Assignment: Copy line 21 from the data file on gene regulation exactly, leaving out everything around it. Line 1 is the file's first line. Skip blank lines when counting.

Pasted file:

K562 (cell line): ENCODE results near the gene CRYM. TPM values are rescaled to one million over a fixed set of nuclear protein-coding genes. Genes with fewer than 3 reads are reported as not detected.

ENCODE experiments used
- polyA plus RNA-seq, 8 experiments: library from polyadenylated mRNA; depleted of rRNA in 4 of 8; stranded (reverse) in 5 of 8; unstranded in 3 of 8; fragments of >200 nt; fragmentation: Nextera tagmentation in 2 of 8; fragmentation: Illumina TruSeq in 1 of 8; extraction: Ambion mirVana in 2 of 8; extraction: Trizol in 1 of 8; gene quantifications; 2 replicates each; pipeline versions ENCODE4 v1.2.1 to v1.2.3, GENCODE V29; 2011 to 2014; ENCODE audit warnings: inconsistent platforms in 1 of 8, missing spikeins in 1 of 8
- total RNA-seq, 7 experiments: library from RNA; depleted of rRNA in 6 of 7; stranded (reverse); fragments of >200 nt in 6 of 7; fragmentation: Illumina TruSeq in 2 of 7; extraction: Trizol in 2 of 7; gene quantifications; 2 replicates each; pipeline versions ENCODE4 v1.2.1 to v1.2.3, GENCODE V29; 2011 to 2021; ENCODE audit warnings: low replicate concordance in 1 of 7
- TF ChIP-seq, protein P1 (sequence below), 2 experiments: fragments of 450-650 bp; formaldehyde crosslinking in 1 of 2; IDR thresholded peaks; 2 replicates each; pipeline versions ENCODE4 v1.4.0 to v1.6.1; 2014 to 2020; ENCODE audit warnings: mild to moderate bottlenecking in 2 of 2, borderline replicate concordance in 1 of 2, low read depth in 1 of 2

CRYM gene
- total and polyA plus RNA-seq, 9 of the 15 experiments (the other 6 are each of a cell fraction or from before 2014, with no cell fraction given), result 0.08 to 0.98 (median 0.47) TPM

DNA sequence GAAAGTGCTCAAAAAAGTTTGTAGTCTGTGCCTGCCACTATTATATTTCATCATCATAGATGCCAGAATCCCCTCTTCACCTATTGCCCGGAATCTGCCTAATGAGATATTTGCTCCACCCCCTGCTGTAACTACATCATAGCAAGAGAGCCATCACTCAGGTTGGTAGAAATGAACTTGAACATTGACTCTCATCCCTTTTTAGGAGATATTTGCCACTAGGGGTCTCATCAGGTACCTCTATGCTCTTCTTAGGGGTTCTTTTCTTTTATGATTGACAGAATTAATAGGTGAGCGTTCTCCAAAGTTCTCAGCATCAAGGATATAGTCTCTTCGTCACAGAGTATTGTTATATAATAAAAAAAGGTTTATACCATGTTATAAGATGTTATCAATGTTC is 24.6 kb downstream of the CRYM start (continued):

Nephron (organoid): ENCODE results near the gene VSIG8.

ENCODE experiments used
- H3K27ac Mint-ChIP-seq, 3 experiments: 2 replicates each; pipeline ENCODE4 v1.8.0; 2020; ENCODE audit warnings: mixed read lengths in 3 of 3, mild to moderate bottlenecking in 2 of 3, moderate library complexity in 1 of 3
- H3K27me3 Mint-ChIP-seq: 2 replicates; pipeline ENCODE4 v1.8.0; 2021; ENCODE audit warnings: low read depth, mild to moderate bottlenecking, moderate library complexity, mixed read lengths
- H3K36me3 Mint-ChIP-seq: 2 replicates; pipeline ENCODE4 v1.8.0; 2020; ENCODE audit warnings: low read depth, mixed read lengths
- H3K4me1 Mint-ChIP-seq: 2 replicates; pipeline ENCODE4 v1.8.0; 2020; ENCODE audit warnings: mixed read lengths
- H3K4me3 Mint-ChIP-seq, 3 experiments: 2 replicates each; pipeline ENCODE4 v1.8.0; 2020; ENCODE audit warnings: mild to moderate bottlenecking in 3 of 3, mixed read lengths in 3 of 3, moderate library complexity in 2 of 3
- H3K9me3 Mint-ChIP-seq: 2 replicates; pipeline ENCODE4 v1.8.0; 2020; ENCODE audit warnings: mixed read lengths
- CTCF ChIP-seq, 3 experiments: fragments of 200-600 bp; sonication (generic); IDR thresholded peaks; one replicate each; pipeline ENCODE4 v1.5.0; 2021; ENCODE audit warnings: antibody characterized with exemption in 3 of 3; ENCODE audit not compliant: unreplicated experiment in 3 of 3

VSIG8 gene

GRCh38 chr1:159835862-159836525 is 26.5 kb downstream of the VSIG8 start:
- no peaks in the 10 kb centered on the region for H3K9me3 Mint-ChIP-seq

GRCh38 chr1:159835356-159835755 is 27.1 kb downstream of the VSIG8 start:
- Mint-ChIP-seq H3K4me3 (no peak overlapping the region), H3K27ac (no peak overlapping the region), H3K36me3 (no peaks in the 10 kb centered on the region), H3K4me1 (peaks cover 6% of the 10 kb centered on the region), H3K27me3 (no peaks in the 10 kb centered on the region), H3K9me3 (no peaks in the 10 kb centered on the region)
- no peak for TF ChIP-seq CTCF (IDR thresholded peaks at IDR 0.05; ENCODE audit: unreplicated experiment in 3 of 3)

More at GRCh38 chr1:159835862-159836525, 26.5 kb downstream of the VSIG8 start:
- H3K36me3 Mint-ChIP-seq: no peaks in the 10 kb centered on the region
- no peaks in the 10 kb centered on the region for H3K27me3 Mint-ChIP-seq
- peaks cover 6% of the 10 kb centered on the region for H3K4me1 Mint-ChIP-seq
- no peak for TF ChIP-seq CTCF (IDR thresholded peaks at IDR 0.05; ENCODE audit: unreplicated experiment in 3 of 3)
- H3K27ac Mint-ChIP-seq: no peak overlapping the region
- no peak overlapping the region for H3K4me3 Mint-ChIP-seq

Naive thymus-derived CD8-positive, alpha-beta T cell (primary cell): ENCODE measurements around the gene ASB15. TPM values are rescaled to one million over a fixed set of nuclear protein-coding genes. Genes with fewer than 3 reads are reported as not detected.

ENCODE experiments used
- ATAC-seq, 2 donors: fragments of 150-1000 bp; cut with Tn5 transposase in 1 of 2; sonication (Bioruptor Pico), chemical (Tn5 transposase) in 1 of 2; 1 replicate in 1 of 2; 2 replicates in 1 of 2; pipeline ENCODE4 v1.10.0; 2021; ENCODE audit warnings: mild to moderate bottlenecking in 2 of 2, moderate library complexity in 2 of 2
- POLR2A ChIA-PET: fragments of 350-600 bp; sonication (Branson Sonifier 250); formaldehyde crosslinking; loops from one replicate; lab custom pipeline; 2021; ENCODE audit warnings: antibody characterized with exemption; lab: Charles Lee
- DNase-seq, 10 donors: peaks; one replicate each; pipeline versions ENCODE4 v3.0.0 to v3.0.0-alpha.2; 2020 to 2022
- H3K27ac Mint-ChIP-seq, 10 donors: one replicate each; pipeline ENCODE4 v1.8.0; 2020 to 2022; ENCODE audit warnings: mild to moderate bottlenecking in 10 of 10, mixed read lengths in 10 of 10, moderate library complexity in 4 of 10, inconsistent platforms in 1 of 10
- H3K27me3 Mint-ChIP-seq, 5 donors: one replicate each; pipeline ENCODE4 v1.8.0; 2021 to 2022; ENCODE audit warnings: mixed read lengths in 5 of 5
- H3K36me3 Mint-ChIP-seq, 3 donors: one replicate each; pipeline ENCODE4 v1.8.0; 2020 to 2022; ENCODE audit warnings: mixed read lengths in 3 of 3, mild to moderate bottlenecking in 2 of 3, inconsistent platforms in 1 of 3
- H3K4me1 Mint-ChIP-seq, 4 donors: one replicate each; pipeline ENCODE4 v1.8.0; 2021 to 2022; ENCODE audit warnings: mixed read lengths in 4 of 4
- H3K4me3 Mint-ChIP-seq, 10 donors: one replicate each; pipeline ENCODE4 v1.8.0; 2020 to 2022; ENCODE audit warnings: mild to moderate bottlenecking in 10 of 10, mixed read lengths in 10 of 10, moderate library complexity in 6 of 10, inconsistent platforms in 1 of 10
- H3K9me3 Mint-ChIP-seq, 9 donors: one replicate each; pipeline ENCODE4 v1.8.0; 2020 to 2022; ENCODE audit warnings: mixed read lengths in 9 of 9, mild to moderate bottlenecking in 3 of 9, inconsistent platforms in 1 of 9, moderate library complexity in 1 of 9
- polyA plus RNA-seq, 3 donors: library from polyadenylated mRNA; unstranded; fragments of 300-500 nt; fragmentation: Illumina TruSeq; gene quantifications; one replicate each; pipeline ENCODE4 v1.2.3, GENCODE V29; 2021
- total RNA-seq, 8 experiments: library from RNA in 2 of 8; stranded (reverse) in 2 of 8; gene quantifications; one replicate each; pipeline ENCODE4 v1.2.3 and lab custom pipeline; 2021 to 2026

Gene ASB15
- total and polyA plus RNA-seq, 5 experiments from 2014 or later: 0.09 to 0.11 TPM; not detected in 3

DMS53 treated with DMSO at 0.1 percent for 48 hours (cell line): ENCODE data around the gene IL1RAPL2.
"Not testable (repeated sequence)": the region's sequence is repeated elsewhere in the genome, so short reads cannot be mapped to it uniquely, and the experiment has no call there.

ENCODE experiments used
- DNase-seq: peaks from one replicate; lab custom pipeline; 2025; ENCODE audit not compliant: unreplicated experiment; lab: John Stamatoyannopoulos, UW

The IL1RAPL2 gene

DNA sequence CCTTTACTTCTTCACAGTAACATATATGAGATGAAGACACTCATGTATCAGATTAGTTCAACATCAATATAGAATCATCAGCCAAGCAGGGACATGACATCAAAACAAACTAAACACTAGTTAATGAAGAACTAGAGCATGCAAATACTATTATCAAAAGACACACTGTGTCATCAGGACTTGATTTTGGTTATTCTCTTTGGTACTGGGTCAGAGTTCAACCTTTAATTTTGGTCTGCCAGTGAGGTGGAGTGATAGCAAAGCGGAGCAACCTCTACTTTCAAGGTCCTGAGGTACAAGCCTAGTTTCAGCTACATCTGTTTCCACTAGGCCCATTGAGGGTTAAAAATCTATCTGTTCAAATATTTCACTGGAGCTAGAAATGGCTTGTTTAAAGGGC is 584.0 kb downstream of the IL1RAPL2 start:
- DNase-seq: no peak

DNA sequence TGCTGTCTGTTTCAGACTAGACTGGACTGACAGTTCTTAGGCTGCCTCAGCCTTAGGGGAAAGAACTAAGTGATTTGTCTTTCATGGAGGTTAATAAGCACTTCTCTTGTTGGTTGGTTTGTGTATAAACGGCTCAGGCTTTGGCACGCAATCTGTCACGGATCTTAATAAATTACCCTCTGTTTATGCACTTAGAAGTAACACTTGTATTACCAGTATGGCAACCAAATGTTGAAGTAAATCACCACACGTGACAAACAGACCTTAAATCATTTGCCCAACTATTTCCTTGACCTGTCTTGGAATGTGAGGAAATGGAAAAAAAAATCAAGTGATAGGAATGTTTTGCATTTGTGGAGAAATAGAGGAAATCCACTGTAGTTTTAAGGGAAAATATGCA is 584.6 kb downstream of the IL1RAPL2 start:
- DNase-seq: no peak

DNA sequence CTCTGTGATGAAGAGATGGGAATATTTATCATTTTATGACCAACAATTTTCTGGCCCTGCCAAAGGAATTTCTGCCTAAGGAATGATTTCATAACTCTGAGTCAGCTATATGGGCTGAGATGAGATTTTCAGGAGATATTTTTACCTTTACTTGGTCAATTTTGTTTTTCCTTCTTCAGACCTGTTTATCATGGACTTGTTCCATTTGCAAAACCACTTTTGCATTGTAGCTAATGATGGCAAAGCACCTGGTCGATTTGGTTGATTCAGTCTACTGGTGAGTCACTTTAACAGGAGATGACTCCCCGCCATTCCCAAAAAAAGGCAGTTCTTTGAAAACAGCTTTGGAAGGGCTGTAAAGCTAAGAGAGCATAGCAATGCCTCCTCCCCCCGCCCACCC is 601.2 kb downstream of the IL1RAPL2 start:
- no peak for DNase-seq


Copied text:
GRCh38 chr1:159835356-159835755 is 27.1 kb downstream of the VSIG8 start: